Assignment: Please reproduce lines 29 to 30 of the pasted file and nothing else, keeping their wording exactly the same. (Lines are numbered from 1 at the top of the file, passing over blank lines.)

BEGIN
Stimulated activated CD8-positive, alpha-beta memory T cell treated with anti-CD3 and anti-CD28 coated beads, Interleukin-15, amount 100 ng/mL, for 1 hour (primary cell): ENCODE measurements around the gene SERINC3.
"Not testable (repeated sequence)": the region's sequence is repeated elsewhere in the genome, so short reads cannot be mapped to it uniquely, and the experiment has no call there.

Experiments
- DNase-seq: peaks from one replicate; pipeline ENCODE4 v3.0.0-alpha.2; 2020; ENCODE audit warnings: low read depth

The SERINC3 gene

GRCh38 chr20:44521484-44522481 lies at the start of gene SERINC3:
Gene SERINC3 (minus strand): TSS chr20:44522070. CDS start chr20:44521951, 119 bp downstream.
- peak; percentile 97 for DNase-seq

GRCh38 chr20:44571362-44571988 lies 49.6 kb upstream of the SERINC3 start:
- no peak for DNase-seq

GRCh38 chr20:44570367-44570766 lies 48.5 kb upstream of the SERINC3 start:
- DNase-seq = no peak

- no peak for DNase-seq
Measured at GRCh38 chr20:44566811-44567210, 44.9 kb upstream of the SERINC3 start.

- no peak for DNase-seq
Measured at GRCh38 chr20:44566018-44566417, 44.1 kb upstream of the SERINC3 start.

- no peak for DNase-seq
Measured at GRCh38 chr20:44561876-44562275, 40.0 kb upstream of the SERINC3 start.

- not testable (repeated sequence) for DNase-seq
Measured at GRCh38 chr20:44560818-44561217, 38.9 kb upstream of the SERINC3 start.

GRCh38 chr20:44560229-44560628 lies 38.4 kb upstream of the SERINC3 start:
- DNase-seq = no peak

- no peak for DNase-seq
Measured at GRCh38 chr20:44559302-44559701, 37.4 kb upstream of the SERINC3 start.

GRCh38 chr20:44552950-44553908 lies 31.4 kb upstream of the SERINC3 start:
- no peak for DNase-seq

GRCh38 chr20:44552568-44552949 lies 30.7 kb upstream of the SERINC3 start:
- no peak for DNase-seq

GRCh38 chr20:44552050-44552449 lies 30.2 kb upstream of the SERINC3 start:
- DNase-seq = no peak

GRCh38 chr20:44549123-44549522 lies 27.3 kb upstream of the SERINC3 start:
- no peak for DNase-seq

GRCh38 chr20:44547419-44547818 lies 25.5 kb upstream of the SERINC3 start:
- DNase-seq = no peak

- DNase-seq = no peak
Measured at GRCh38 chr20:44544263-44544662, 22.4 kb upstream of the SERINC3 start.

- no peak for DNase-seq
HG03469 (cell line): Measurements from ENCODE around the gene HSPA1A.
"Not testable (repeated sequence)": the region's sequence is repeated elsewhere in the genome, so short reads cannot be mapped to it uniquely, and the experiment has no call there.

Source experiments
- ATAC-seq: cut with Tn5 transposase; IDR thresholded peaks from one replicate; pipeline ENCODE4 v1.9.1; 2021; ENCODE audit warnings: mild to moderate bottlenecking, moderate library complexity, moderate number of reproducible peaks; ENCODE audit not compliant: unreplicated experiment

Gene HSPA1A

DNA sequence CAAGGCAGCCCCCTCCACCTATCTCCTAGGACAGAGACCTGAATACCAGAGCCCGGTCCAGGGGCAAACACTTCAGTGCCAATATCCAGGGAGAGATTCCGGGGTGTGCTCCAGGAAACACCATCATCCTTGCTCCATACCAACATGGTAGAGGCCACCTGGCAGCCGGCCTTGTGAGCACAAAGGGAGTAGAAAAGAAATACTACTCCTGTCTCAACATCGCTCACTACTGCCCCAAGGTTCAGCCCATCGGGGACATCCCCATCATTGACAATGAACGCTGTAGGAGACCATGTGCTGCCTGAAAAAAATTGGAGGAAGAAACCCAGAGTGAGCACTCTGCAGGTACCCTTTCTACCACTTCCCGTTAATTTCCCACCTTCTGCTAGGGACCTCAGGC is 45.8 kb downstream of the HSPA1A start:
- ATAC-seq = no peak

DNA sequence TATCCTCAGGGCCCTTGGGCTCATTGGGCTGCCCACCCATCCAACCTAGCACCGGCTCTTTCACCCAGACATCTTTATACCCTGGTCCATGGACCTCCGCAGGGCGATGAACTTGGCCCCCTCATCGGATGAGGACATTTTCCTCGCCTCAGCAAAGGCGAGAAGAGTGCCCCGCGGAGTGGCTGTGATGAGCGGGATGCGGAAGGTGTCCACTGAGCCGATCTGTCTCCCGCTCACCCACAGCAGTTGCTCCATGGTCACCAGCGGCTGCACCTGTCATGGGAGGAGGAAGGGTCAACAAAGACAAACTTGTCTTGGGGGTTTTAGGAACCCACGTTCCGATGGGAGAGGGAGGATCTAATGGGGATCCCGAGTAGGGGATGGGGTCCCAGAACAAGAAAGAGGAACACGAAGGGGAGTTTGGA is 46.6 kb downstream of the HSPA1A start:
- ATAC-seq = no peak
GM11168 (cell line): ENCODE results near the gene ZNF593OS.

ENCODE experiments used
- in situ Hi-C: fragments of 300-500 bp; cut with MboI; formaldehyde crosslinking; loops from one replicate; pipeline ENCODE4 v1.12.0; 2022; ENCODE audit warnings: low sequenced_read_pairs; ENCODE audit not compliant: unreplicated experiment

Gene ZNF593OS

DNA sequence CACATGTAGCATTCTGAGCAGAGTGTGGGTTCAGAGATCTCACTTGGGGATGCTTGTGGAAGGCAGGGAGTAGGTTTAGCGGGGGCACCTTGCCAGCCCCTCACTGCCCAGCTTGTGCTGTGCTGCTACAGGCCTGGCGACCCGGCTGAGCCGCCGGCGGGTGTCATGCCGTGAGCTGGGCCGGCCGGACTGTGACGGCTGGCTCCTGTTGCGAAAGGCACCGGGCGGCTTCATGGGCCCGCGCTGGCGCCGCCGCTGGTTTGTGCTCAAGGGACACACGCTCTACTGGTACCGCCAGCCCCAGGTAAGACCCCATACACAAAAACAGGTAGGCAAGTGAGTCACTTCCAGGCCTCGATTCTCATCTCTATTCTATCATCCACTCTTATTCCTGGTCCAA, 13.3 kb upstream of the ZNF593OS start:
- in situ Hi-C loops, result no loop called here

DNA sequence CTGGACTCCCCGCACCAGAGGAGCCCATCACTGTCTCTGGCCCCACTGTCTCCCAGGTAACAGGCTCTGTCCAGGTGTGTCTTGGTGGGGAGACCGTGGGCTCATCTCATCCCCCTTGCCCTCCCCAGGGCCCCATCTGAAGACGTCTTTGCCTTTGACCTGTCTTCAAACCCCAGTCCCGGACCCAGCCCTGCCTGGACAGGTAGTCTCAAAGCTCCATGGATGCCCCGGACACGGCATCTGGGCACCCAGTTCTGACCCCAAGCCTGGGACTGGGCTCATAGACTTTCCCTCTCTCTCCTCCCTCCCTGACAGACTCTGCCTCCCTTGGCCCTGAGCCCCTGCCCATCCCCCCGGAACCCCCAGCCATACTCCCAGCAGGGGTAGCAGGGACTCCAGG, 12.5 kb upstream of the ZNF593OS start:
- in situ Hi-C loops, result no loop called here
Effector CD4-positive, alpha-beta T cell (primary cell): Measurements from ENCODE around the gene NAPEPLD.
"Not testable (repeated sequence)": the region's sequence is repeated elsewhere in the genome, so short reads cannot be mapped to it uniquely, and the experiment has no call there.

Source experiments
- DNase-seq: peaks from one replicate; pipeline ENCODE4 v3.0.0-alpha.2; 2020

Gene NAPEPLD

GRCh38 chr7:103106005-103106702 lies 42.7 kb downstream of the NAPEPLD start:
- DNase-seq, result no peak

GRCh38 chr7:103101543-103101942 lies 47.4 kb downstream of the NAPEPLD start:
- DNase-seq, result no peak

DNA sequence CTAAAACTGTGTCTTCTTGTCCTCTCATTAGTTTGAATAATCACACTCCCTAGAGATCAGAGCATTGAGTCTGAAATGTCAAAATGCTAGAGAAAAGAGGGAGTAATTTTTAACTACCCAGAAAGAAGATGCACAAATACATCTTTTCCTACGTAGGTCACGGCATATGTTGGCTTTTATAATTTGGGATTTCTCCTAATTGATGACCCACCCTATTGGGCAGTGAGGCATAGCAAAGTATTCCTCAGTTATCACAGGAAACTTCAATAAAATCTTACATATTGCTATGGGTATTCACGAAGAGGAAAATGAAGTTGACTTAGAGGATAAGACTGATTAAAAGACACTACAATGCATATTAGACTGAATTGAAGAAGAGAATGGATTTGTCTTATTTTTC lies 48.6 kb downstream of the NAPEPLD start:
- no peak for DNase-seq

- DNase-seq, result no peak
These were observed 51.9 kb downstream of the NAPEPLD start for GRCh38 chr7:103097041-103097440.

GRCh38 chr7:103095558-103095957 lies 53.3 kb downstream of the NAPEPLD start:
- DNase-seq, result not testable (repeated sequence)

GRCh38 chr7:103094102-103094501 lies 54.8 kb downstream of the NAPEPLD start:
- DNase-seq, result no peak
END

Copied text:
GRCh38 chr20:44552050-44552449 lies 30.2 kb upstream of the SERINC3 start:
- DNase-seq = no peak